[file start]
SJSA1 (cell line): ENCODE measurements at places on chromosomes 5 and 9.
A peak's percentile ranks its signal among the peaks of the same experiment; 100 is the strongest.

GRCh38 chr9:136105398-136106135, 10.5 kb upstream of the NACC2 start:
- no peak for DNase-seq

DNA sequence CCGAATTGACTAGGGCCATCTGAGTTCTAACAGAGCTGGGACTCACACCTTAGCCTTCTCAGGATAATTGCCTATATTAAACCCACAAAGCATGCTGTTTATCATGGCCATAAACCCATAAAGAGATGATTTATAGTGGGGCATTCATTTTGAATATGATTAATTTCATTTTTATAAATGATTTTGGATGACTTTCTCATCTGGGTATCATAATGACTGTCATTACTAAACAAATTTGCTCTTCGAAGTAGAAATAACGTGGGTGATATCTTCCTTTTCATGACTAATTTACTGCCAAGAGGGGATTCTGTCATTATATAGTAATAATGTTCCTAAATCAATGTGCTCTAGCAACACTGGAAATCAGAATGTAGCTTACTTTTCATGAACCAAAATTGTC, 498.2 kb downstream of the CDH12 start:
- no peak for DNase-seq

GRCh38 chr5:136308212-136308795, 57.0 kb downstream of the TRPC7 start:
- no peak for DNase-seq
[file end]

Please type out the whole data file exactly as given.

SJSA1 (cell line): ENCODE measurements at places on chromosomes 5 and 9.
A peak's percentile ranks its signal among the peaks of the same experiment; 100 is the strongest.

GRCh38 chr9:136105398-136106135, 10.5 kb upstream of the NACC2 start:
- no peak for DNase-seq

DNA sequence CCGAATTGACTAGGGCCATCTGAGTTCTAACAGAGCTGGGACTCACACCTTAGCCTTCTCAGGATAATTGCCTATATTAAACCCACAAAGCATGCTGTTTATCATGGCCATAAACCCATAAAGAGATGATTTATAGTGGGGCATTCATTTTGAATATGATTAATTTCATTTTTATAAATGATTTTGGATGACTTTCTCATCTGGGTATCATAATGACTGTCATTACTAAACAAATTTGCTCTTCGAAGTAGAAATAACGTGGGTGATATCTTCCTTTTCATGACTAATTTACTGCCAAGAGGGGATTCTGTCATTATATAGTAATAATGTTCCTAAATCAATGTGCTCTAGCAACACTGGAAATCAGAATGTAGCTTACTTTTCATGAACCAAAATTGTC, 498.2 kb downstream of the CDH12 start:
- no peak for DNase-seq

GRCh38 chr5:136308212-136308795, 57.0 kb downstream of the TRPC7 start:
- no peak for DNase-seq